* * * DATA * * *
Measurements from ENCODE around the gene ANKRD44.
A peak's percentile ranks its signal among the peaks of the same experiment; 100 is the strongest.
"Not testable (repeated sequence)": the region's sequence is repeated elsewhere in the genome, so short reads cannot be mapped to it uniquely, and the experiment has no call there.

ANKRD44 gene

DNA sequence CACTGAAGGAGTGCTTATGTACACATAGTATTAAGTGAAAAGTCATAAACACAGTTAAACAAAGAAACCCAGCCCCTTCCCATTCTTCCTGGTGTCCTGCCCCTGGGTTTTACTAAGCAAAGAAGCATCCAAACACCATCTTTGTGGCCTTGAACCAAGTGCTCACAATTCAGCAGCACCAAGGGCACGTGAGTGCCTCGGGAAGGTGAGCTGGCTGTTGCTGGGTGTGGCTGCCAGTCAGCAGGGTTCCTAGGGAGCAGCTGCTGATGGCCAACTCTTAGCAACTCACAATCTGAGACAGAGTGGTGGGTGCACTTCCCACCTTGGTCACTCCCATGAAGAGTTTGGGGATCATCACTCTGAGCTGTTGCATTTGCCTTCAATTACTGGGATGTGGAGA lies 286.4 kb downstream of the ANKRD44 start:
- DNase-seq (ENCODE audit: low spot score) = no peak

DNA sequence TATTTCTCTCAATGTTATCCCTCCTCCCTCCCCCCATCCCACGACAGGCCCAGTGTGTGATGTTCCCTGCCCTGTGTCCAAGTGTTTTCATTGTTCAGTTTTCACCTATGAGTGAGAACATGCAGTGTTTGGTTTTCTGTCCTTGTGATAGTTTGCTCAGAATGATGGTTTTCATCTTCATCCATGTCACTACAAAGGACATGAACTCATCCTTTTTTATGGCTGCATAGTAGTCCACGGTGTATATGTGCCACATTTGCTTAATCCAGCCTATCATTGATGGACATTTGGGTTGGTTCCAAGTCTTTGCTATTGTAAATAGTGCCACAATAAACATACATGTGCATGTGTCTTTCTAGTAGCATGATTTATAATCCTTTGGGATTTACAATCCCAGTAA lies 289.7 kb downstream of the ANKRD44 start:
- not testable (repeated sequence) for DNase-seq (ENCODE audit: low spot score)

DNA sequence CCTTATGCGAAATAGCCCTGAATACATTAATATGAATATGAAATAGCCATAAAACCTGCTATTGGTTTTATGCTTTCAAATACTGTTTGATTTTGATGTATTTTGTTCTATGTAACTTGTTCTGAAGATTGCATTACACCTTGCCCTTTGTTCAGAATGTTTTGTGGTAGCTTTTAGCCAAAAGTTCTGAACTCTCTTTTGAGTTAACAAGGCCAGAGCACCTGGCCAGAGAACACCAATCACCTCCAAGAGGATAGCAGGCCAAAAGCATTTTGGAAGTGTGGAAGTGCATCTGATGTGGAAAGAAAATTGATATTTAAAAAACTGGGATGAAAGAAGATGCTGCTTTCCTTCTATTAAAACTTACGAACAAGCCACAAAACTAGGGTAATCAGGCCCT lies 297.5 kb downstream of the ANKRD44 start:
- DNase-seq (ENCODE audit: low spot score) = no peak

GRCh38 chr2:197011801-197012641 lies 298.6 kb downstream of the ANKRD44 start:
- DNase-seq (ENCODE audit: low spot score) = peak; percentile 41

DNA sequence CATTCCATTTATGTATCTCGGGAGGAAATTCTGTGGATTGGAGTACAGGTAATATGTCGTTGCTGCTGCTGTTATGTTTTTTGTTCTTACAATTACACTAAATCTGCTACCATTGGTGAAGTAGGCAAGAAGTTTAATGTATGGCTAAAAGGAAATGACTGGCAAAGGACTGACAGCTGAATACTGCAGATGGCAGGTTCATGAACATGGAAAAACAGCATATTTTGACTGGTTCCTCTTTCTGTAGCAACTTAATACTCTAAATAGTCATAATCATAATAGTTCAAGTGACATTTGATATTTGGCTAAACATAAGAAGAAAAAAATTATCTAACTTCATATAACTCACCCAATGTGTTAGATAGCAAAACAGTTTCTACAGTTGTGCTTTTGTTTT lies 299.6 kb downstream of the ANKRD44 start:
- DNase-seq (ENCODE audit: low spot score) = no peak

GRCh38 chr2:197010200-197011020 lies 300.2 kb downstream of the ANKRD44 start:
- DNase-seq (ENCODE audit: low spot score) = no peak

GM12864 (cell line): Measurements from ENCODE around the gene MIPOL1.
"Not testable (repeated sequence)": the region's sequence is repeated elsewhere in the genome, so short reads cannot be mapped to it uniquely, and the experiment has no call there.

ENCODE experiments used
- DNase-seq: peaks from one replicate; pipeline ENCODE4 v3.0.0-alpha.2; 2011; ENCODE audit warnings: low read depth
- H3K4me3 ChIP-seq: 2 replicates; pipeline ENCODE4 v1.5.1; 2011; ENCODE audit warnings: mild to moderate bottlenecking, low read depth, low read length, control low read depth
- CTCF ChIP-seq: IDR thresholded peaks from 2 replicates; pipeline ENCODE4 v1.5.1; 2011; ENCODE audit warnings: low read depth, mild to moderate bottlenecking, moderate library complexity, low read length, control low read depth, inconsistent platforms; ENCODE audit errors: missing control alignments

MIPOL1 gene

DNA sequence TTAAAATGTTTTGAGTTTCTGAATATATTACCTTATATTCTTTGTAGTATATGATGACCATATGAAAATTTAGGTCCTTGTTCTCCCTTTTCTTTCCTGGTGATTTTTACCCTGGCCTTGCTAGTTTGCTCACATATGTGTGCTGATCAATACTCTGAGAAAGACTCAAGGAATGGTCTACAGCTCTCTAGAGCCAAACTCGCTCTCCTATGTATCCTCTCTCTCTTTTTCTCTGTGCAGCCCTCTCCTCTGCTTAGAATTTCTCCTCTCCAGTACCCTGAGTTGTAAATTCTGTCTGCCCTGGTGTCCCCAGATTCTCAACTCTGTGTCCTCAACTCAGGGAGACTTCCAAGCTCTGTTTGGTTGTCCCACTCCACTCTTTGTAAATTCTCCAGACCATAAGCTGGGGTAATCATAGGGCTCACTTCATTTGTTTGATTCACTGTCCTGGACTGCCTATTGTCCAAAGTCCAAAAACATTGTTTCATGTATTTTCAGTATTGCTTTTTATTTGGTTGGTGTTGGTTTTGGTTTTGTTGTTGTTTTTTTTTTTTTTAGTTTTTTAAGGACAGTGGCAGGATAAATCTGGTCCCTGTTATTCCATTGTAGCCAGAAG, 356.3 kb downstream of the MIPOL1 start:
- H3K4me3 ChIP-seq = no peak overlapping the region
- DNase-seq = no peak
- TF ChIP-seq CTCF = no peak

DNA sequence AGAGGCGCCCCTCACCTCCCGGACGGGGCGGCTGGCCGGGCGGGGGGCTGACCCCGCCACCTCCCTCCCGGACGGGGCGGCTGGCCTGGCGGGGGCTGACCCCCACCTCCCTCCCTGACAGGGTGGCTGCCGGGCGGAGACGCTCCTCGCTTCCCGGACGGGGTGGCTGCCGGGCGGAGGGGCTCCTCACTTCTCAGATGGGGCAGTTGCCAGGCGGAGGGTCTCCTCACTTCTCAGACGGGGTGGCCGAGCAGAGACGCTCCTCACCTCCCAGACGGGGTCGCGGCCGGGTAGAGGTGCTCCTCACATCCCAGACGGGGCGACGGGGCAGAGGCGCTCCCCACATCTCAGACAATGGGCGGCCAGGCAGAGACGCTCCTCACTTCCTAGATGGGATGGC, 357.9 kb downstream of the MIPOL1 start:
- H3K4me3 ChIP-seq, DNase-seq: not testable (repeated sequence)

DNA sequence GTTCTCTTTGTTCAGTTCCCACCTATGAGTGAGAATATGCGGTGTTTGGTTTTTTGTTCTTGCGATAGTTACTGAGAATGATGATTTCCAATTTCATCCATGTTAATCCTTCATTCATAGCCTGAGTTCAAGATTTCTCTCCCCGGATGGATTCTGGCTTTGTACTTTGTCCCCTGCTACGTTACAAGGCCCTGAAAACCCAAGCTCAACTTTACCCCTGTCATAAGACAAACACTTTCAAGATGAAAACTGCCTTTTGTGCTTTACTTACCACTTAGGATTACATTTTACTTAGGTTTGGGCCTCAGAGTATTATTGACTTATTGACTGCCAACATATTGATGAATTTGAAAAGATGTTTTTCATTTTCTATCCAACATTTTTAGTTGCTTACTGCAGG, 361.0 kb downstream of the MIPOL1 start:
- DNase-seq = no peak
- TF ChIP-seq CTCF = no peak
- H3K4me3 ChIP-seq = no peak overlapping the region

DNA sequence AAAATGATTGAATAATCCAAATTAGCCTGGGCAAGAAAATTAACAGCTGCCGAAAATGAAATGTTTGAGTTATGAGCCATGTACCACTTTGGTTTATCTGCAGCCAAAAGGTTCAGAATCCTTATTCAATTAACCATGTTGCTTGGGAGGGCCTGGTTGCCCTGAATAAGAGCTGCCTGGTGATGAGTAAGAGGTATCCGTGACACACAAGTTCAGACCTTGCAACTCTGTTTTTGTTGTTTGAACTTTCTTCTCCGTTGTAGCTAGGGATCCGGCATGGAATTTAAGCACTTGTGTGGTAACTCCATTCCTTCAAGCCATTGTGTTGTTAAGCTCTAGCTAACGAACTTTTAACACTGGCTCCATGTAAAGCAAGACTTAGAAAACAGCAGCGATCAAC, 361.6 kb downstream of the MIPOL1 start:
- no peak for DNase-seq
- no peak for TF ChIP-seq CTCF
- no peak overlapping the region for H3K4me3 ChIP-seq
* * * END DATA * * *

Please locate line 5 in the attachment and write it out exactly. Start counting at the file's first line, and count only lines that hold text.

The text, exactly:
DNA sequence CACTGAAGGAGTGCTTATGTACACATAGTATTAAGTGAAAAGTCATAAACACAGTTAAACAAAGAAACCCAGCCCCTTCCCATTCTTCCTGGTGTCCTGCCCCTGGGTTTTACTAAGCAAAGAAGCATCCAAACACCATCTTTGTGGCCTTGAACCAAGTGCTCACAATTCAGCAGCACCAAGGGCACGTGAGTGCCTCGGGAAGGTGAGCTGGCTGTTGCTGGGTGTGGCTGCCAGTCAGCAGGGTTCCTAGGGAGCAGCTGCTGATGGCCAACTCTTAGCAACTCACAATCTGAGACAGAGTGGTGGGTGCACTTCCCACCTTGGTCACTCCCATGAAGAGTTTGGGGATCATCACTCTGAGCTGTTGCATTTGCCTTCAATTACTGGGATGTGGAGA lies 286.4 kb downstream of the ANKRD44 start: